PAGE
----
Blackness Castle is arguably the ideal venue to host an exhibition which follows in the footsteps of one of Scotland’s most famous sons.
For the castle sits on the John Muir Way, a route which celebrates the man at the heart of the photographic display now on show in the monument’s cottage.
In the Footsteps of John Muir has already been viewed by thousands of Americans who believe the father of their national parks is, in fact, one of their own.
For the exhibition was first displayed during the 2005 Tartan Week in Central Park’s Arsenal Gallery.
Thanks to the American Scottish Foundation, Fife photographer Ken Paterson’s work has since been shown in New York’s Federal Hall National Memorial twice, President Roosevelt’s Presidential Library, John Muir’s Historic House in Martinez and his birthplace museum in Dunbar.
Earlier this year, it visited Stirling Castle before moving to Blackness Castle, where it will remain until August 6.
And it is already proving to be a hit, albeit a bit of a surprise for tourists visiting from across the pond.
Graeme Sinclair, monumment manager, explained: “Many of our American visitors have been surprised to learn that John Muir is, in fact, Scottish.
“They’ve enjoyed finding out more about his roots and the John Muir Way on which the castle stands.
“Historic Environment Scotland helped the American Scottish Foundation stage the first exhibition in New York.
“So we’re delighted to be hosting the exhibition, albeit it’s a slightly condensed version due to space constraints in the cottage.”
In the Footsteps of John Muir traces his travels, from his early days in Dunbar to Yosemite in California, as well as landmark sites along the John Muir Way.
For the man behind the pictures, it was also a journey of discovery.
From a young age, a love of nature and rock and ice climbing led Ken to pick up another skill, photography.
That, in turn, led him to an award-winning career, working as a freelance staff photographer for The Scotsman and Scotland on Sunday, as well as being the Scottish photographic representative for The New York Times.
Ken also contributed stunning images for a dozen or more travel guide books, from Paris to Crete and St Petersburg to San Francisco, where he happily admits to leaving his heart!
But it was while recovering from a brain tumour in 2001 that Ken happened across John Muir.
He had to learn to walk again so mountaineering was out of reach, as was his photographic career.
So he decided to find out more about Yosemite National Park, renowned by rock climbers globally.
And, quite by accident, he discovered John Muir.
“I’d been mountaineering for years and had never heard of him,” Ken said.
“I started reading about his life in the mountains and it was a real inspiration.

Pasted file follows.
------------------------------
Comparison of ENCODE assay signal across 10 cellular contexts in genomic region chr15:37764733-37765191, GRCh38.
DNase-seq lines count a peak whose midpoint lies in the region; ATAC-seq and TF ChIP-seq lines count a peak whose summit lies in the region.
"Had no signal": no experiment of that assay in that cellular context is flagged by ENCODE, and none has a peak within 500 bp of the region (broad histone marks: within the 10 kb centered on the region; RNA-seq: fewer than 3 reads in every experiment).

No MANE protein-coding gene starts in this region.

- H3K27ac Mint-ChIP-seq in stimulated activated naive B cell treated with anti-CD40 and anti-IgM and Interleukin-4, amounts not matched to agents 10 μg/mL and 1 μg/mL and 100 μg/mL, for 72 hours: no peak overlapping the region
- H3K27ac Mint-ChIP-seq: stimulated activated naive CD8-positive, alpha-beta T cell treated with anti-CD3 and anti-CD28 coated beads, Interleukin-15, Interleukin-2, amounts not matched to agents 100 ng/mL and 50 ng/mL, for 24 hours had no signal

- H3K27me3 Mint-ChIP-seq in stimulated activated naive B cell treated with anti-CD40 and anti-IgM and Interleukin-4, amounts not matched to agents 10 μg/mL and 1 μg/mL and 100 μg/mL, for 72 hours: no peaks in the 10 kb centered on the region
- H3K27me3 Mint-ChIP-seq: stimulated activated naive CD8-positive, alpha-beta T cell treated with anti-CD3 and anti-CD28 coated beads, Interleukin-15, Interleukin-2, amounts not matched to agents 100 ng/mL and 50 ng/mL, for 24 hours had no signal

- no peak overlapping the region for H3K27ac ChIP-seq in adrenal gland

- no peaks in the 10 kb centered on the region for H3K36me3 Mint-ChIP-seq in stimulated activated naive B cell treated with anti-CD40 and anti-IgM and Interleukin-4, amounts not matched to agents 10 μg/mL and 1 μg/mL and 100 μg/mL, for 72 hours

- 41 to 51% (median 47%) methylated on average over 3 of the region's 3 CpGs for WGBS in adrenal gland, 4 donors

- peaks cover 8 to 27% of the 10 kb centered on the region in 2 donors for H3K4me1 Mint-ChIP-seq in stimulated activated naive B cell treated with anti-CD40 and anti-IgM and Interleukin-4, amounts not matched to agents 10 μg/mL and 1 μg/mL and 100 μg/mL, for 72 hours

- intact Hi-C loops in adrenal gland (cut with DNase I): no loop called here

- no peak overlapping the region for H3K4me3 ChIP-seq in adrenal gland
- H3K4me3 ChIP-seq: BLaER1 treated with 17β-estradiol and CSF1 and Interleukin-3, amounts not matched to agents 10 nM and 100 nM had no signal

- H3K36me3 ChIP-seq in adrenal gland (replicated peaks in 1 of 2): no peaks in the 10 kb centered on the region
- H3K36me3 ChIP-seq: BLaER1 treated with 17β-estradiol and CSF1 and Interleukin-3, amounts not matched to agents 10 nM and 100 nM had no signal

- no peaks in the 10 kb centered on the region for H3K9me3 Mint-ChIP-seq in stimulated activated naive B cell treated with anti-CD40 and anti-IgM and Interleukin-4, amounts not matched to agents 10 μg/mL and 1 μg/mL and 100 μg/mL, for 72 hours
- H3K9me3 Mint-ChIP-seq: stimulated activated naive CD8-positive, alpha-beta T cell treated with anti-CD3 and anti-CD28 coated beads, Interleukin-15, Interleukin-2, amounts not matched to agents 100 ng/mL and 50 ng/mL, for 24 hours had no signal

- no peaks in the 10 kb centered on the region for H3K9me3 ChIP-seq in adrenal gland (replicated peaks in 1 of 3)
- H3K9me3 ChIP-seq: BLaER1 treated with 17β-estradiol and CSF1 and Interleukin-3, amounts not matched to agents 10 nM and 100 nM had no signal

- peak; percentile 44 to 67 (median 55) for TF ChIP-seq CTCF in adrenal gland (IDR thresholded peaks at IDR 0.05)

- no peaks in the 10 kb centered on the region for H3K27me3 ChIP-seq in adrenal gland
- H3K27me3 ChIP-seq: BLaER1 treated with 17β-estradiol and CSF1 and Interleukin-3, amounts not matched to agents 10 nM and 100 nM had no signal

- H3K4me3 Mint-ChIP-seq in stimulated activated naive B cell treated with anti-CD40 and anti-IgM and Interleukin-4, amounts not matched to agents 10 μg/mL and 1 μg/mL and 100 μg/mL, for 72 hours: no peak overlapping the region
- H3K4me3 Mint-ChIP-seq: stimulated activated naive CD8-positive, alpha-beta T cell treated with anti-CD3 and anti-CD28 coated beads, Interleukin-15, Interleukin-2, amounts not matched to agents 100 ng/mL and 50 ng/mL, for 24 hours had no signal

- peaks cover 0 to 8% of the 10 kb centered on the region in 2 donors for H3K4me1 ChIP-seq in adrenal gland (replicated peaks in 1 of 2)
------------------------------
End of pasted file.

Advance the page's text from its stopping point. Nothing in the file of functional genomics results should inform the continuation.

“It seemed utterly wrong to me that people like John Muir were being ignored in favour of the likes of Bonnie Prince Charlie.”
So Ken decided to take a trip to Yosemite, while visiting his brother Mike in California.
“At that point I didn’t even know if I’d be able to take photographs,” he said.
“I didn’t want to travel on my own so Lindsay Robertson, a photographer from Edinburgh, came with me as he was interested in Ansel Adams, who did a lot of his work in Yosemite.”
The subsequent pictures formed the basis of Ken’s Tartan Week exhibition.
And he has since gone on to develop his In the Footsteps series.
He travelled to Japan in 2014 to show In the Footsteps of Thomas Blake Glover, which also visited the house of Giacomo Puccini in Italy, Spokane in the USA, Kinnaird Lighthouse Museum in Fraserburgh and the Scottish Parliament.
And the dad of two is hoping that his In the Footsteps project will, in future, be championed by young photography students.
He is currently trying to source funding to enable that dream to become a reality.
Ken added: “Ideally, I’d like a foundation to take it on as an education project, creating a free online resource, led by students and annotated by experts.
“It would not only enable us to celebrate Scotland’s unsung heroes but also allow students here to make connections globally.”
In The Footsteps of John Muir is on display in Blackness Castle’s cottage until Tuesday, August 6.
To find out more about Ken’s work or to help fund In the Footsteps, visit www.kenpaterson.co.uk.
The way to go to celebrate John
John Muir was born in Dunbar in 1838, crossing the Atlantic with his family 11 years later. They landed in Wisconsin where John grew up to become the father of the US National Park Service.
An ecological thinker, political spokesman and religious prophet, he was also a mountaineer, geologist, naturalist, inventor, glaciologist and, of course, a conservationist who realised how important getting back to nature was, long before the term well-being was coined.
Indeed, he is noted as saying: “Thousands of tired, nerve-shaken, over-civilized people are beginning to find out going to the mountains is going home; that wilderness is a necessity...”
In our fast-paced lives, surely those words ring even truer today than they did then.
And so it was agreed in 2010 that a long-distance route be created, named after John Muir, as part of the Central Scotland Green Network.
It was the vision of the Trust’s chairman Keith Geddes, who proposed extending the original John Muir Way in East Lothian.
SNH led the work with assistance from nine local authorities, Loch Lomond and Trossachs National Park and other key bodies.
The route duly opened on April 21, 2014 – the day John was born and 100 years since his death in 1914. It also coincided with the Commonwealth Games in Glasgow and Homecoming Scotland.
The 134-mile John Muir Way is now regarded as one of Scotland’s Great Trails, stretching from Helensburgh in the west to his birthplace in Dunbar on the east.
The idea is that, by walking or cycling the John Muir Way, people will experience the countryside that Muir fell in love with.